Víctor Manuel Canales Lira (La Pingua)
- Bats Right, Throws Right
- Height 5' 8", Weight 185 lb.
Canales debuted in 1940 with the Diablos Rojos del México, hitting .240/.284/.296; he was a bench player on a team with seven former or future major leaguers (mostly from the Negro Leagues) on the roster. He led the 1941 Amateur World Series with five doubles, while Mexico won Bronze.  While he had already played pro ball, the Mexican team of this era routinely had pro players on their team (Bobby Ávila would be with them in 1944) and had been removed from the 1935 Central American and Caribbean Games for the reason, following Cuban protests. Cuban protests in the 1938 Central American and Caribbean Games did not remove a similar Mexican team. Mexico was not the only country to flaunt the amateur status; the year prior, Hawai'i (not yet a state) had a team with former pros Herbert North, Pat Gleason and Johnny Kerr while the USA had used Lou Athanas.
He remained with Mexico for the 1942 Amateur World Series.  In the 1943 Amateur World Series, he helped Mexico win Silver.  He then began a long career with his hometown Indios de Ciudad Juárez. They played in the 1946 Mexican National League but stats are unavailable. In 1947, he hit .387/.453/.565 with 12 triples, 51 runs and 59 RBI in 60 games.
La Pingua produced at a .321/.461/.440 clip in 1948 with 20 triples, 110 runs, 91 RBI and 126 walks (to 31 K) in 140 games, fielding .929 at the hot corner. He made the Arizona-Texas League top ten in average, was 9th in hits (168), tied Edward Rzendzian for second in triples, ranked fourth in walks and was in the top ten in OBP and OPS. He remained stellar in 1949 - .335/.434/.419, 127 R, 112 RBI, 13 SB, 94 BB -while fielding .937. He also took over managerial reins from Héctor Leal during the season. He was again on the Arizona-Texas League leaderboards: top ten in average, 10th in runs, 6th in hits (191, between Tommy Torchia and Lou Tamone), 8th in triples (13).
Víctor hit .354/.465/.464 with 36 doubles, 13 triples, 120 runs, 116 walks and 121 RBI in 1950. He led the league's third basemen in putouts (172), assists (321) and fielding (.928). He was 6th in average, 4th in hits (208, between Len Noren and Burro Hernandez), tied Harold Rabourn for 10th in doubles, was in the top ten (probably top five in OBP), 9th in RBI and tied Ted Dean for 5th in walks.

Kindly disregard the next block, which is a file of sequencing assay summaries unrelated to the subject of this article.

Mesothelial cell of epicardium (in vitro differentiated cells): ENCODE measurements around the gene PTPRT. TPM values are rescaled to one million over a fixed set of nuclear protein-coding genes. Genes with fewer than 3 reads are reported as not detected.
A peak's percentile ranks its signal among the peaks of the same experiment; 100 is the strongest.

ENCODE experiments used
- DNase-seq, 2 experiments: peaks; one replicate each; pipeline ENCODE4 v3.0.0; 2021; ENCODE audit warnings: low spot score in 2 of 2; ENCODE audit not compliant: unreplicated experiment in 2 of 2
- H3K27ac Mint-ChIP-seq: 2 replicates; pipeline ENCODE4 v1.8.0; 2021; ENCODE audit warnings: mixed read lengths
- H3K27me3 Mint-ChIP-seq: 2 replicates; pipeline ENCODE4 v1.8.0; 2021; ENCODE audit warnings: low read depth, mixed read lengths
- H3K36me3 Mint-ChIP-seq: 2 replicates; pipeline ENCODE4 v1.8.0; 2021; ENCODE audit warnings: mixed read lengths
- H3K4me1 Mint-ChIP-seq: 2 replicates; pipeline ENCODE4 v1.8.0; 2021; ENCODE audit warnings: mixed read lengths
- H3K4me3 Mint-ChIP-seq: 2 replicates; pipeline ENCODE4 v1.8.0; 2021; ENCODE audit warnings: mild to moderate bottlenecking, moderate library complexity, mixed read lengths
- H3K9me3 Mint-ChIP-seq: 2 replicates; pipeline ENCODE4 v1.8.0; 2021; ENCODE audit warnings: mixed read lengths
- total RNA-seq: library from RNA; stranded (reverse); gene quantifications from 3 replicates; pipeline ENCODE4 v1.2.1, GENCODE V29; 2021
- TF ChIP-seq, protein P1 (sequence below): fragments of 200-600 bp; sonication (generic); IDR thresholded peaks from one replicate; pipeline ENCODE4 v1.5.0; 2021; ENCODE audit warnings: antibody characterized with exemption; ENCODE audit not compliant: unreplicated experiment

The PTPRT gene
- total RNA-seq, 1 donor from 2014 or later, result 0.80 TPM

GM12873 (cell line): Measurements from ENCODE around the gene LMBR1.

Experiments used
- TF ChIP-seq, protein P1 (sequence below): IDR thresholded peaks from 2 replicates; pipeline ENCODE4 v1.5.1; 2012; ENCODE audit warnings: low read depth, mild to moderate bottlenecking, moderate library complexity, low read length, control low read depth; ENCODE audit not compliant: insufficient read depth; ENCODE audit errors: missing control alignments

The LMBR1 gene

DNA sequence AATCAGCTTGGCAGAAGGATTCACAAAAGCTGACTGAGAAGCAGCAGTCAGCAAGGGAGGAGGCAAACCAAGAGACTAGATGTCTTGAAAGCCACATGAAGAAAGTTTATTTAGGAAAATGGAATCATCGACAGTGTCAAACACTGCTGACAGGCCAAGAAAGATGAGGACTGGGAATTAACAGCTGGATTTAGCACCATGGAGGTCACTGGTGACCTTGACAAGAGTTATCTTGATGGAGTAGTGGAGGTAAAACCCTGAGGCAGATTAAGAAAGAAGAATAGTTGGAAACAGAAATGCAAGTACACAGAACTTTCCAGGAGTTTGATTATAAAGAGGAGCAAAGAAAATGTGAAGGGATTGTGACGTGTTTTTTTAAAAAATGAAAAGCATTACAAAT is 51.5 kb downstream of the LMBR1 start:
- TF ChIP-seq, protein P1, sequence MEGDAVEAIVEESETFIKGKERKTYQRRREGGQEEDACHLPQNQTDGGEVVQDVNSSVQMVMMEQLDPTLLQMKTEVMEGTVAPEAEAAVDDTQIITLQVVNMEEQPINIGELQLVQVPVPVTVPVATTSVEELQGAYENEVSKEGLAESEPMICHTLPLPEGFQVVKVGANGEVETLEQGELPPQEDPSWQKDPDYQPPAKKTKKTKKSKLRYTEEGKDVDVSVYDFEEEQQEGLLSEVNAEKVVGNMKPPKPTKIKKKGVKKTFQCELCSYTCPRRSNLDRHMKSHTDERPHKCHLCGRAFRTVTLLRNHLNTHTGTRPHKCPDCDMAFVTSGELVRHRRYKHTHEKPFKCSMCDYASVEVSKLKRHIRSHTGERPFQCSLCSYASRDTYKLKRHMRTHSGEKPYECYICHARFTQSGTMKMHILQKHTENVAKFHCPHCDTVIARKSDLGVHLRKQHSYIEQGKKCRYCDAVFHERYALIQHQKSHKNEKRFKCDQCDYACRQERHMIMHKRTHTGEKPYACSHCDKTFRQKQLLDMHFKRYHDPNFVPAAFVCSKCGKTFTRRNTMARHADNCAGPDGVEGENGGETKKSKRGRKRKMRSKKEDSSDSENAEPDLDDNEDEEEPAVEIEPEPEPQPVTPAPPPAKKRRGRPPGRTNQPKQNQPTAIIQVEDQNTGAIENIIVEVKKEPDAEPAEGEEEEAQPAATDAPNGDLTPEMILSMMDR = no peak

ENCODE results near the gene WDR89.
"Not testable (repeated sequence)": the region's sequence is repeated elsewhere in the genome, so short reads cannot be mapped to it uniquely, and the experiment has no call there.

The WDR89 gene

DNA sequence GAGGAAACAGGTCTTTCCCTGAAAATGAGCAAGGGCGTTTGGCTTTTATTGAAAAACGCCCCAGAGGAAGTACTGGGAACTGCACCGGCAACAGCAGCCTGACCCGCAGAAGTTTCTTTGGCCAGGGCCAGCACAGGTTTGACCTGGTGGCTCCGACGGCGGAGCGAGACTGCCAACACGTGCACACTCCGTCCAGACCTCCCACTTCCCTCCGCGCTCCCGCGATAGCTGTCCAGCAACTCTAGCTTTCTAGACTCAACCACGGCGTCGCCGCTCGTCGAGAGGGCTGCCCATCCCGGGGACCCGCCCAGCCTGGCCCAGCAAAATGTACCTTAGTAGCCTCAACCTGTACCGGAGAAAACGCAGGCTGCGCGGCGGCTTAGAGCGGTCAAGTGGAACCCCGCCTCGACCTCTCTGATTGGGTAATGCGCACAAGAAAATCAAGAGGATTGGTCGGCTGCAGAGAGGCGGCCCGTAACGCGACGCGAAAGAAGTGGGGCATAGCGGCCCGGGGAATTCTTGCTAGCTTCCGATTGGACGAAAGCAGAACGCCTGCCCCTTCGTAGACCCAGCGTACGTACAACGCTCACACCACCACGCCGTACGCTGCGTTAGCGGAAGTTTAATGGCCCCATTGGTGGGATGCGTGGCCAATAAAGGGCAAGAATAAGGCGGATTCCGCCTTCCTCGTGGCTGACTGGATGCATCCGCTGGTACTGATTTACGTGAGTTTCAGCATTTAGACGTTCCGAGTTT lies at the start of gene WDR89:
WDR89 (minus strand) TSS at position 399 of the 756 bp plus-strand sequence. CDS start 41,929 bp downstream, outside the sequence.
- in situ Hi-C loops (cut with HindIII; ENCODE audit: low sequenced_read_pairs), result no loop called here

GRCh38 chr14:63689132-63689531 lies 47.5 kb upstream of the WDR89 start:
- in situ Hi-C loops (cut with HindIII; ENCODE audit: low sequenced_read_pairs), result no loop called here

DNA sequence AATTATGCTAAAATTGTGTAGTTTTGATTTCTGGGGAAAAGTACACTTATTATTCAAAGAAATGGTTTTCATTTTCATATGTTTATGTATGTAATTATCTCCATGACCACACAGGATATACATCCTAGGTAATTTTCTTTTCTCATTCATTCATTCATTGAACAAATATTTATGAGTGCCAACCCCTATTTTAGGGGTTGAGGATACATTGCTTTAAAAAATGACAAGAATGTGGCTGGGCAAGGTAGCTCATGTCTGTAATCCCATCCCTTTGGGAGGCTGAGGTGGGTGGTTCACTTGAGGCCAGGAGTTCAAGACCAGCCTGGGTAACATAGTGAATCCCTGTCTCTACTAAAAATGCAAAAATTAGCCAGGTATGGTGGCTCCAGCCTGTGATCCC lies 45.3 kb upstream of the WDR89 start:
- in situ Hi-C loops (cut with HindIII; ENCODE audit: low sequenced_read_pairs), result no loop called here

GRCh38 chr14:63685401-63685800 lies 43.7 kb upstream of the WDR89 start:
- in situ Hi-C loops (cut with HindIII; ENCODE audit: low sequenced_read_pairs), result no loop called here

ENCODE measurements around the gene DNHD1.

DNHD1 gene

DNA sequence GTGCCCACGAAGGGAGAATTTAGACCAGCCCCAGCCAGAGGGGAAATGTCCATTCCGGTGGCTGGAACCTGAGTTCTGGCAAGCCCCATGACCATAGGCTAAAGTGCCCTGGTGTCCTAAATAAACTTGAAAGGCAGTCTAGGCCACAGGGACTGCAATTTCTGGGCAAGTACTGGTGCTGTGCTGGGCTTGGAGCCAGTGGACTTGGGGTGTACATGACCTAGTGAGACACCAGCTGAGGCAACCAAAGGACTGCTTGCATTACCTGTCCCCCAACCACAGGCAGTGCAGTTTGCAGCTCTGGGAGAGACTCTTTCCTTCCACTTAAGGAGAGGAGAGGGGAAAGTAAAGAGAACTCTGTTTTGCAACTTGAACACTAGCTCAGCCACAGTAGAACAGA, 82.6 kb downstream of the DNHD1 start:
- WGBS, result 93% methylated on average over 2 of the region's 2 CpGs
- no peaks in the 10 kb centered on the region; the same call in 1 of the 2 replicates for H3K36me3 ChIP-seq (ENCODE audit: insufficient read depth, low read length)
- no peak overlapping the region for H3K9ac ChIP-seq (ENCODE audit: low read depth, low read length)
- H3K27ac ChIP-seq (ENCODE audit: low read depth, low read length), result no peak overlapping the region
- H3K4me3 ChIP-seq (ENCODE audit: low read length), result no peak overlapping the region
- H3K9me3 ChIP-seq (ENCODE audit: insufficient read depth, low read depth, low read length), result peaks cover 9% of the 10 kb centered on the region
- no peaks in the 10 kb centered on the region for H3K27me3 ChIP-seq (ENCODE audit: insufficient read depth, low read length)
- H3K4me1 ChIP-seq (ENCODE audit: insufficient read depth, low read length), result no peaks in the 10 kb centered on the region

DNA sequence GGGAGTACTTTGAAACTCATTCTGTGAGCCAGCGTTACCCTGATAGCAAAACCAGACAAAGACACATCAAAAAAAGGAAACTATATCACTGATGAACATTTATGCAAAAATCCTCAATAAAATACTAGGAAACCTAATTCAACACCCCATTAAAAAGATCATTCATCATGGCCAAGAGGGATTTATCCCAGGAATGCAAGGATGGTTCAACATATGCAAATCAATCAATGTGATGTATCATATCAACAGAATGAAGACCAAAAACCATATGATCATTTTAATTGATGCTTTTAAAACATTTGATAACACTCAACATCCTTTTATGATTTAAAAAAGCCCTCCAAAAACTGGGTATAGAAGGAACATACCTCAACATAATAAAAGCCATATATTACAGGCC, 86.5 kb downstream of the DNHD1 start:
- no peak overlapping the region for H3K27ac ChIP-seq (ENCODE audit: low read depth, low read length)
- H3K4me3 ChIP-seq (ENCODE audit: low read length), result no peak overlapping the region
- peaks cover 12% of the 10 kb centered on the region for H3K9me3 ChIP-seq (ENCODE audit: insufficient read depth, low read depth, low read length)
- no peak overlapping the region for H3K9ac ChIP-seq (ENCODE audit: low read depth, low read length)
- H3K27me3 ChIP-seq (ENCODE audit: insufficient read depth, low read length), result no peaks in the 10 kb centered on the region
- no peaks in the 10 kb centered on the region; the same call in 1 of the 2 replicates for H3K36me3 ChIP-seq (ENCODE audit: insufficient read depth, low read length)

He managed the Indios for all of 1951, going 87-57 (second place). He hit .330 and slugged .442. The team was now in the Southwest International League. He likely made the top ten in average, finishing 4th with 188 hits (between Wayne Tucker and Ed Roberts), tying for 8th in doubles (30) and 4th in triples (14).
In 1952, he was replaced as skipper by Manuel Fortes, while the team returned to the Arizona-Texas League. He batted .368/.407/.492 with 34 doubles, 13 triples, 121 runs and 101 RBI in 127 games. The 1953 Baseball Guide only lists 31 walks, which would seem unusual given the walk rates we have for the rest of his minor league career; if the walk total was higher, his OBP obviously is higher as well. On the other hand, his walk total for 1953 was 24, so his batting eye may have worsened by this point or he may have gotten less patient at the plate. He led the league's third basemen in putouts (162) and fielding (.941). He tied Benny Valenzuela for 10th in runs, was 5th in average (between Art Lilly and Leonel Aldama), was third in hits (after Dick Steinhauer and Hernandez), 5th in triples and tied Gil Hawkins for 9th in total bases. 
Canales once again became manager during 1953, replacing Fortes during the season. He also hit .331/.365/.395 with 104 RBI. He was 10th in average, between Moises Camacho and Buck Elliott. He had hit .338 in his career (excluding the 1946 season, for which stats are unavailable). He coached for the Indios from 1975-1984.